Bank of Uganda likely to keep rate unchanged

In Summary

June 12—The business community is wondering whether Bank of Uganda will stay the course and support […]

June 12—The business community is wondering whether Bank of Uganda will stay the course and support lower borrowing costs when the Monetary Policy Committee reveals its latest assessment for the Central Bank Rate (CBR) this Thursday.

At present the CBR stands at 11% and the betting is BoU will leave it unchanged in the wake of the expected spike in government spending under the new budget. However, most economists interviewed by 256BN do not see a hike.

“It will send a wrong message if the central bank raises the rate. Business had a very hard time last year and needs a break. Add to that, the government is desperate to get the economy up and running again. That cannot happen unless borrowing costs come down,” an analyst with one the leading commercial banks told 256BN.

Last month Emmanuel Tumusiime Mutebile, the BoU Governor told the Uganda Bankers Association, “I believe that we should have scope to implement further modest reductions in the CBR in the near future, although again I want to stress the caveat that any further reductions are contingent on there being no worsening of the core inflation forecast.”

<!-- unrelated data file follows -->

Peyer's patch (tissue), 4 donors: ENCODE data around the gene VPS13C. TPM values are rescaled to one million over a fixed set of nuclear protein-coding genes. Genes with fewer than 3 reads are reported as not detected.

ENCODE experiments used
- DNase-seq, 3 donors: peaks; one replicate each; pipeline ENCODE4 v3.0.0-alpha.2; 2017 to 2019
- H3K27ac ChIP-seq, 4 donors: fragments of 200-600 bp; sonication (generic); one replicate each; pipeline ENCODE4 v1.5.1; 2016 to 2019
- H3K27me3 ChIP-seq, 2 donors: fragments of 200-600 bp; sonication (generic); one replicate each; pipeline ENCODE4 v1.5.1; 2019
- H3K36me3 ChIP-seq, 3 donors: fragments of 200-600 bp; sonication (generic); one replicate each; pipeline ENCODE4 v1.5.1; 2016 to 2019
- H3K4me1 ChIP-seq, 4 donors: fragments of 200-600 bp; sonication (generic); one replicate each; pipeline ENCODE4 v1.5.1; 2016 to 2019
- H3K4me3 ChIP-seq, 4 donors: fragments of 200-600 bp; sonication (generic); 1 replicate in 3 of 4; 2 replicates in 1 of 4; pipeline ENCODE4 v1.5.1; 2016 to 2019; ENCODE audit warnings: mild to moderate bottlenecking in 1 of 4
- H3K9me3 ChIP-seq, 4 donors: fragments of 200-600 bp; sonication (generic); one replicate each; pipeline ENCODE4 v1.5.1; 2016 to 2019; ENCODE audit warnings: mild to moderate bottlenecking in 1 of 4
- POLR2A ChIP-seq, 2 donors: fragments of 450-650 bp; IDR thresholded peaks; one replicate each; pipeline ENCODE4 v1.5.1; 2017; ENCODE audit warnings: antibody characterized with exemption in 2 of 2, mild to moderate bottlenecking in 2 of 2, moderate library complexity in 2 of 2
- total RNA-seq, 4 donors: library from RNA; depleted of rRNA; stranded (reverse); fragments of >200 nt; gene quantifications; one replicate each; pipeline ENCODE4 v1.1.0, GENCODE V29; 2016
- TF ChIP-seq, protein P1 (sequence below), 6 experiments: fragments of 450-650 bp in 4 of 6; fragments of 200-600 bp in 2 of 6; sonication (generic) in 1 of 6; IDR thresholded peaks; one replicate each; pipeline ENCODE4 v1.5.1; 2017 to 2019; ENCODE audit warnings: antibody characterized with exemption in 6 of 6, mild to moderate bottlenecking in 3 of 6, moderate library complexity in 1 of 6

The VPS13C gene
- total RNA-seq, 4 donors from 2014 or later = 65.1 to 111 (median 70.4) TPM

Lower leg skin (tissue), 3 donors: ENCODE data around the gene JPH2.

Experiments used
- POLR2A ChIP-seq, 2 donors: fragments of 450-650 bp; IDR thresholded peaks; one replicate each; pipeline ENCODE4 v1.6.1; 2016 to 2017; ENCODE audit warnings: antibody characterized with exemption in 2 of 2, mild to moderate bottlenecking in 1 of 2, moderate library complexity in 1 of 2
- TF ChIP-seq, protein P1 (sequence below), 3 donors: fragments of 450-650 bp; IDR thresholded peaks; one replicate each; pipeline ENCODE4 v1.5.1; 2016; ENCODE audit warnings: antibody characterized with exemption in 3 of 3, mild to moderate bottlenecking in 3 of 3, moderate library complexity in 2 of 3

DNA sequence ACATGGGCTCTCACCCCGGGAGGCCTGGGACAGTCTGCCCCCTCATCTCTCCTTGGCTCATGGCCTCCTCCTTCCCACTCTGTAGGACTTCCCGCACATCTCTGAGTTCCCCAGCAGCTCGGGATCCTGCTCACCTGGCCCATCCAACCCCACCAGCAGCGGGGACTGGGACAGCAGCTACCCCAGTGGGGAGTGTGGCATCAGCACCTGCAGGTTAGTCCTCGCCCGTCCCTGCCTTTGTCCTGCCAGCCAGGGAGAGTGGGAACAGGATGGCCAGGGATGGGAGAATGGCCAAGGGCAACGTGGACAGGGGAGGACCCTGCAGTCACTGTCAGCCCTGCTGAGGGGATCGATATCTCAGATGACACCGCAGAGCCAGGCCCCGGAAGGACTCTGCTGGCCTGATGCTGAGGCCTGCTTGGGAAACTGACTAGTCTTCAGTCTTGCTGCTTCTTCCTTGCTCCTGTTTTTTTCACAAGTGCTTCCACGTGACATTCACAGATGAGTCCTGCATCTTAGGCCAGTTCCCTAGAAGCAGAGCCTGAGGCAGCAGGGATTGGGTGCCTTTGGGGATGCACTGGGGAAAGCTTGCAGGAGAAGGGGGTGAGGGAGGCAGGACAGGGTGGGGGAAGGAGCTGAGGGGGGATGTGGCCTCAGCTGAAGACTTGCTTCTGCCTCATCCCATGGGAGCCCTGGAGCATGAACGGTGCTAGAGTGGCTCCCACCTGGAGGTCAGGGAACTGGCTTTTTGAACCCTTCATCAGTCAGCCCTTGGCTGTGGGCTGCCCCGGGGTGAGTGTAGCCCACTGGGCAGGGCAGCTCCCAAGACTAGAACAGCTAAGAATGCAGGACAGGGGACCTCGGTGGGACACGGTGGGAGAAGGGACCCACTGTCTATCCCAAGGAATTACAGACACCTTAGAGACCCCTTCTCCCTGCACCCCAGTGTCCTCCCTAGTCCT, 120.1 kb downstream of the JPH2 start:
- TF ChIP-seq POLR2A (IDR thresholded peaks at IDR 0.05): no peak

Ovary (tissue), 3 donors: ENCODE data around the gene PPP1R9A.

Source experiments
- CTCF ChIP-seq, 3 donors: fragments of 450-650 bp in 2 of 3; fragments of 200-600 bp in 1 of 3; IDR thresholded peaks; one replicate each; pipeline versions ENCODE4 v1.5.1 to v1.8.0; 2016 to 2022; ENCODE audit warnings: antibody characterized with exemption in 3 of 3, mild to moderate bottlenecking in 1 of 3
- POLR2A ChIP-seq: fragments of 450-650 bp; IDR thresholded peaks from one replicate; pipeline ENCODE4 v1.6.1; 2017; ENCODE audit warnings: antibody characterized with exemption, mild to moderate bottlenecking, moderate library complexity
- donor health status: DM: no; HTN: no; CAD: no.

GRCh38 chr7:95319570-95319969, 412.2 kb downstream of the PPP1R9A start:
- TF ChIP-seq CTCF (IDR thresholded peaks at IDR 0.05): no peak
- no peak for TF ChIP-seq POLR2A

It is the CBR that most financial institutions use as a benchmark to determine their own prime rates. Currently, Stanbic Bank Uganda is posting the lowest at 19.5%, with Bank of India at 20%;  Barclays at 20.25%; Ecobank at 20.5% and United Bank of Africa (Uganda) at 20%. NC Bank charges the highest at 25%. The CBR is also intended to guide short-term inter-bank lending rates and consequently influence the marginal cost of funds for commercial banks.

In April,  BoU cut the CBR by 0.5 percentage points to 11% , citing falling inflation levels, but last month headline inflation went up to 7.2% from 6.8%. On the other hand  the annual core inflation, which strips out food, fuel, metered water and electricity prices, rose to 5.1 percent from 4.9 percent in April. It is core inflation that influences the central bank decisions on the CBR movement.

Adopted in 2011, the BoU inflation-targeting policy is focused on reining in annual core inflation to 5 percent. Emmanuel Tumusiime Mutebile, the BoU Governor said in April given that core inflation is forecast to remain around the medium term target of five percent and in line with efforts to support private sector credit and economic growth momentum, BoU believes that there is scope to continue easing monetary policy.

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